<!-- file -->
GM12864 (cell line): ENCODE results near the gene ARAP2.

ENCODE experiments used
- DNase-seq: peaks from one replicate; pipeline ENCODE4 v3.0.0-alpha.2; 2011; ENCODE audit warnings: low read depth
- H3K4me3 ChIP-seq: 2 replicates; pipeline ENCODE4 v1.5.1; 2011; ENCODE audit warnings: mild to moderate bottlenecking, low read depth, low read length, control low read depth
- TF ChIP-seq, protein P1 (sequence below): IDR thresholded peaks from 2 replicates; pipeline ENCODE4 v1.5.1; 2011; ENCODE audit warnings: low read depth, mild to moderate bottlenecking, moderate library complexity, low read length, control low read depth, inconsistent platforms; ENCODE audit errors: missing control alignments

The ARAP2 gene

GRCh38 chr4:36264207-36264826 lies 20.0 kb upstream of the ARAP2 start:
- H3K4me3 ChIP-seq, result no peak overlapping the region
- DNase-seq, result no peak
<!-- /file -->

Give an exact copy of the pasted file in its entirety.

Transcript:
GM12864 (cell line): ENCODE results near the gene ARAP2.

ENCODE experiments used
- DNase-seq: peaks from one replicate; pipeline ENCODE4 v3.0.0-alpha.2; 2011; ENCODE audit warnings: low read depth
- H3K4me3 ChIP-seq: 2 replicates; pipeline ENCODE4 v1.5.1; 2011; ENCODE audit warnings: mild to moderate bottlenecking, low read depth, low read length, control low read depth
- TF ChIP-seq, protein P1 (sequence below): IDR thresholded peaks from 2 replicates; pipeline ENCODE4 v1.5.1; 2011; ENCODE audit warnings: low read depth, mild to moderate bottlenecking, moderate library complexity, low read length, control low read depth, inconsistent platforms; ENCODE audit errors: missing control alignments

The ARAP2 gene

GRCh38 chr4:36264207-36264826 lies 20.0 kb upstream of the ARAP2 start:
- H3K4me3 ChIP-seq, result no peak overlapping the region
- DNase-seq, result no peak